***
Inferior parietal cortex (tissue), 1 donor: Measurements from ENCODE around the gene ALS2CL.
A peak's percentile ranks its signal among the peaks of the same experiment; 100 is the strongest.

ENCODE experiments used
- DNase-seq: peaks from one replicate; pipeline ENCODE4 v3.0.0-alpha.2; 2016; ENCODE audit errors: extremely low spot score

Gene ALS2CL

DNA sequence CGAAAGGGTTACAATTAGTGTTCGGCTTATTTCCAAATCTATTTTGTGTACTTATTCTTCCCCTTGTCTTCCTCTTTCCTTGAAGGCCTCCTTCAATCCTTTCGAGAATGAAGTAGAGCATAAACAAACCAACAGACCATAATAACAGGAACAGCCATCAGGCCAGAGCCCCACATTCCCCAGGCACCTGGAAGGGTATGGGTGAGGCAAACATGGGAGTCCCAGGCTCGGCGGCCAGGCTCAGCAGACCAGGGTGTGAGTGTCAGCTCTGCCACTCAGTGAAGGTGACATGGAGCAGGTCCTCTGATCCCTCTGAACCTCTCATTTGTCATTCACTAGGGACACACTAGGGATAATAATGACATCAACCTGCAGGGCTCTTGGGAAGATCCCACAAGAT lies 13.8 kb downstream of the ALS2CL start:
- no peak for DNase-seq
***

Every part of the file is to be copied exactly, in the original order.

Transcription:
Inferior parietal cortex (tissue), 1 donor: Measurements from ENCODE around the gene ALS2CL.
A peak's percentile ranks its signal among the peaks of the same experiment; 100 is the strongest.

ENCODE experiments used
- DNase-seq: peaks from one replicate; pipeline ENCODE4 v3.0.0-alpha.2; 2016; ENCODE audit errors: extremely low spot score

Gene ALS2CL

DNA sequence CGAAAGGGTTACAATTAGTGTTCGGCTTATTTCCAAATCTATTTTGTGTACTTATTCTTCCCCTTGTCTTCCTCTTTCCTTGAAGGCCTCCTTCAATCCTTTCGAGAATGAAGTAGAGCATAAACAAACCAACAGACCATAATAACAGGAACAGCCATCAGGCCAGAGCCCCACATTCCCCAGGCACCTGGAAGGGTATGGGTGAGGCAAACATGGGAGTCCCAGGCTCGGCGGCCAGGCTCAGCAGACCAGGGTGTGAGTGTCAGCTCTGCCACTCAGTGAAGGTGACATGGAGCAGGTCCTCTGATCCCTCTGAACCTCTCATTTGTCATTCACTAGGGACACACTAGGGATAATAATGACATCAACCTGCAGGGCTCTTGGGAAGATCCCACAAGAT lies 13.8 kb downstream of the ALS2CL start:
- no peak for DNase-seq